The Glenmore sports facility remains inaccessible to members of the community wishing to use it despite Ngqushwa local municipality allegedly having spent R3-million to refurbish it. In response to a request for support by the Glenmore community, Afesis-corplan has been involved in attempts to get the Ngqushwa Municipality to engage and share information with the community on the project. This was done as part of Afesis-corplan’s Accounting for Basic Services Project which it is facilitating in Ngqushwa and Buffalo City Municipalities.
At the heart of the Glenmore stadium lies the fact that the community with a history of sporting tournament hosting and an active youth around sport now is without a sporting facility as a result of poor workmanship by the contractor that was meant to refurbish the stadium.
According to the tender documents the sports field was to have a new gate house, new male and female VIP ablution facilities, new change rooms, new netball court, new basketball court, new grandstands, new athletics track, refurbished pitch for soccer and rugby, irrigation systems and water fountain.
However when Afesis-corplan visited the field recently they found that poor workmanship had resulted in a building with structural defects and the sports fields had not been properly grassed.
The defects included, among others, an open hole in the ceiling of the changing room; roof leakages; visible cracks in the wall; windows that have been vandalised; uneven floor surfaces; inconsistent tiling; and spectators’ stands that were unstable and not safe for use. Furthermore the guard house next to the main gate had no window.
Speaking at a community meeting in March narrating the depth of the challenge Mr.MzameliGola who coaches the under 13 and senior soccer teams in Glenmore said that the aspirant soccer players walk a distance of 10km every week to get to Ndlambe village to play soccer on a field that is relatively improved simply because their own is in a terrible state, this after the supposed refurbishment.
Nontsikelelo Magobiyane who coaches the under 16 and senior netball teams agreed that this was the same case for the netball teams. She further alluded to the fact that as a result of this, many of the youth have dropped out of the teams she has been coaching because of the long distances they needed to travel for practice.
Glenmore, a village 20km outside Peddie towards Grahamstown, like many rural communities has very few recreational facilities. The sport field was seen by the villagers as a key recreational facility, one that would rally youth towards a good course.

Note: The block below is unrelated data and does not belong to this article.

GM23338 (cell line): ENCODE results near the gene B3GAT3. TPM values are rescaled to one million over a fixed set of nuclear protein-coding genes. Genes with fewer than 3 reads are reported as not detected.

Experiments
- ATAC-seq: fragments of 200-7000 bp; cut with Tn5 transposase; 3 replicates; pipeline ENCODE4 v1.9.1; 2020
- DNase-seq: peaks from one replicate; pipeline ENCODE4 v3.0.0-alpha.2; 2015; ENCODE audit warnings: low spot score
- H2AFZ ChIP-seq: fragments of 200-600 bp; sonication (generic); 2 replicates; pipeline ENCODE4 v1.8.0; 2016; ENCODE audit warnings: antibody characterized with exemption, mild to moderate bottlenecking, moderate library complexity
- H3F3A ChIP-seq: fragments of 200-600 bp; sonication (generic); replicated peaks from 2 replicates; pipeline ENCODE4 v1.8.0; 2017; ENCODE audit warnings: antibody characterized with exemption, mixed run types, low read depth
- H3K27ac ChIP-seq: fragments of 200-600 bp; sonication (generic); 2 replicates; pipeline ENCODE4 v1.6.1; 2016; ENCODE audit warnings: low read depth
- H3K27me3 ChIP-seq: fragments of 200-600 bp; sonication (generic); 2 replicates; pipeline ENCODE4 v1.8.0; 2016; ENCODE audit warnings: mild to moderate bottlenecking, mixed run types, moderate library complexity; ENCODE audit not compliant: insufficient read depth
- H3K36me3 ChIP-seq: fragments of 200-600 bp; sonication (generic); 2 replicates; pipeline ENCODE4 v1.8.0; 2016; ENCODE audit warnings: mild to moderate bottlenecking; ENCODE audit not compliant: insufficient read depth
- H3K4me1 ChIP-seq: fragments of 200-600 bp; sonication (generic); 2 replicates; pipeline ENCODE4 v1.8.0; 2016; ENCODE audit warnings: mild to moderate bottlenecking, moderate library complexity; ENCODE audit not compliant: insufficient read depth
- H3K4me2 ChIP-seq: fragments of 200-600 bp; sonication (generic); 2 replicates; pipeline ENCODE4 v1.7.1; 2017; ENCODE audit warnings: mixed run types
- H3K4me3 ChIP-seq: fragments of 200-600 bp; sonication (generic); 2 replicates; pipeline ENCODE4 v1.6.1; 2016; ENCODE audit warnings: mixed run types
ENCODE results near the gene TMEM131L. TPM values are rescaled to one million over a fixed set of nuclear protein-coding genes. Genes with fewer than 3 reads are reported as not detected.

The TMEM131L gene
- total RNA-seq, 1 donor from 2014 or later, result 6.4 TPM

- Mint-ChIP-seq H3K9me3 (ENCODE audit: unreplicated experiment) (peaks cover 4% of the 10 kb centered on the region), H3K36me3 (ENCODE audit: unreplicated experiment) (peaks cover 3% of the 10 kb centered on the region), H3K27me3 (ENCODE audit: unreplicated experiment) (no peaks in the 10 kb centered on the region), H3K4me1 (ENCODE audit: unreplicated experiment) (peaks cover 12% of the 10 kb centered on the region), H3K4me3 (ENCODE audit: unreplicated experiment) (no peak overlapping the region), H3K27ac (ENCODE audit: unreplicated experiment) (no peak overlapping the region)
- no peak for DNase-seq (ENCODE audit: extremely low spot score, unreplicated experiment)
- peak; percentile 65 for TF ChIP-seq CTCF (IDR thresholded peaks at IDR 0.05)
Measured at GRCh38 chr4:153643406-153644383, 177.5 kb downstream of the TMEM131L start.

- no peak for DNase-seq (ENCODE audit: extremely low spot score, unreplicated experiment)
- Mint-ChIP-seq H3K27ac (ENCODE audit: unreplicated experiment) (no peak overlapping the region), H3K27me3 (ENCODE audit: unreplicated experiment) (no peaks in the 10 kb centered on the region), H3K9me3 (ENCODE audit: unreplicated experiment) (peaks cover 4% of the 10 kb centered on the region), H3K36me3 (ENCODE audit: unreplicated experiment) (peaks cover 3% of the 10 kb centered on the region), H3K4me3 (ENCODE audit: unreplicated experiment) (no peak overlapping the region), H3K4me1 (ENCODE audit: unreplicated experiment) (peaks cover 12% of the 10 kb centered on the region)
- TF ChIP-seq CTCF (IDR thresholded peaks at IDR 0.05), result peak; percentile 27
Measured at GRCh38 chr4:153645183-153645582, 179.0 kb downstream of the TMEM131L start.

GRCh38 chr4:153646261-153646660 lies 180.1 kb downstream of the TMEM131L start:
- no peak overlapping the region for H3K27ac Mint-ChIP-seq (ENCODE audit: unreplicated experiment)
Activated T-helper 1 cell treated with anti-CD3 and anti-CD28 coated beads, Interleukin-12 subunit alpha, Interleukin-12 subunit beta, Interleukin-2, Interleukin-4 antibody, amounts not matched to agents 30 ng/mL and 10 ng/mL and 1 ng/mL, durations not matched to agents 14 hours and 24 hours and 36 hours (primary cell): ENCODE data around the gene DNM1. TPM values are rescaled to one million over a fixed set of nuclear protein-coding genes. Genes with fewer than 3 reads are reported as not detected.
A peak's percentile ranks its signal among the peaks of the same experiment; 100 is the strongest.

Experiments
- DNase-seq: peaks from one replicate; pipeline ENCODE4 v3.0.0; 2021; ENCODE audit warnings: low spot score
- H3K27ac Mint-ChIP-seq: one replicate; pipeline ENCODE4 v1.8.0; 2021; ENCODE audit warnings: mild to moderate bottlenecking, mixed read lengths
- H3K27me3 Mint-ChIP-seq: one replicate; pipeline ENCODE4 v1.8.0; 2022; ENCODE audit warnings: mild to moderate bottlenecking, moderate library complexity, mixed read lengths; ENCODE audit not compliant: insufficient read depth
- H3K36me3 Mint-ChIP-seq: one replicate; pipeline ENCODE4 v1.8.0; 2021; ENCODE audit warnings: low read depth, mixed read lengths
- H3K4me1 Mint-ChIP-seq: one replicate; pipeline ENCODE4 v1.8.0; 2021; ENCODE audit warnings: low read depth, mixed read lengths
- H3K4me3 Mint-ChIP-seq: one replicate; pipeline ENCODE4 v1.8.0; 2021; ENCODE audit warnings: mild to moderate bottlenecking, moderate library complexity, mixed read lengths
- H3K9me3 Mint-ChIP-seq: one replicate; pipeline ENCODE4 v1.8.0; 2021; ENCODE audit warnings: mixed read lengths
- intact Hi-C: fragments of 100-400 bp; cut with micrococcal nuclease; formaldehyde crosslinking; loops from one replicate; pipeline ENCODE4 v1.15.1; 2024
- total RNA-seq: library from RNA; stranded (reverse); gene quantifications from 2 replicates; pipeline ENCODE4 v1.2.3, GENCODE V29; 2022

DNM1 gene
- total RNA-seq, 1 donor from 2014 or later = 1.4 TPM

One of the villagers alluded to how, as a result of the closed sports field, youth related social-ills have escalated in the area as a resulting of loitering about with no recreational activities.
All the community of Glenmore requires from Ngqushwa Municipality is information pertaining to what the contractor was asked to do, at what standards and whether in its assessment the municipality believes to have received value for its money. If not, the community wants to know what the municipality plans to do to hold the contractor accountable and wants to be part of seeking solutions that will eventually lead to the use of the stadium for its intended purpose.
The municipality has ignored and refused all attempts by both the community and its partner, Afesis-corplan, to access information that would assist in answering the questions the community has. Access to information is a constitutional guaranteed right under South African Law, one that ensures that communities like Glenmore are able to meaningfully participate in local governance. It is towards this end that we as Afesis-corplan are resolute in exercising our right in holding the relevant officials in the municipality to account.
With the support of Afesis-corplan, the community of Glenmore organised an Indaba on March 27 where the municipality and the contractor Onke Mgunculu of Mgunculu Trading were invited to attend but declined.
The Indaba is as a result of years of failed attempts to get answers from the municipality. The Indaba went ahead as planned and the community of Glenmore made it known that poverty and rural location will never be determinants of how government should treat its citizens in a democratic South Africa.
The people of Glenmore have now resolved to draft a petition to office bearers at Ngqushwa local municipality to rectify the sports field as soon as possible.
Afesis-corplan’s programme officer Lindokuhle Vellem said the two year delay in getting the sports field working again had had a negative social impact on the community of Glenmore.
“For a community that derived immense social and economic benefits from the sporting activities and from a thriving culture of active sport, the delays in the refurbishment of the sport field cannot be underestimated,” Vellem said.
Ngqushwa local municipality spokeswoman NcumisaCakweNgqushwa declined to comment on the state of the Glenmore sports field refurbishment and its state of readiness, despite numerous requests for comment by Afesis-corplan.
The Accounting for Basic Services project is a partnership between the Heinrich Boell Foundation, Afesis-corplan, the Built Environment Support Group, Planact and Isandla Institute with support from the European Union.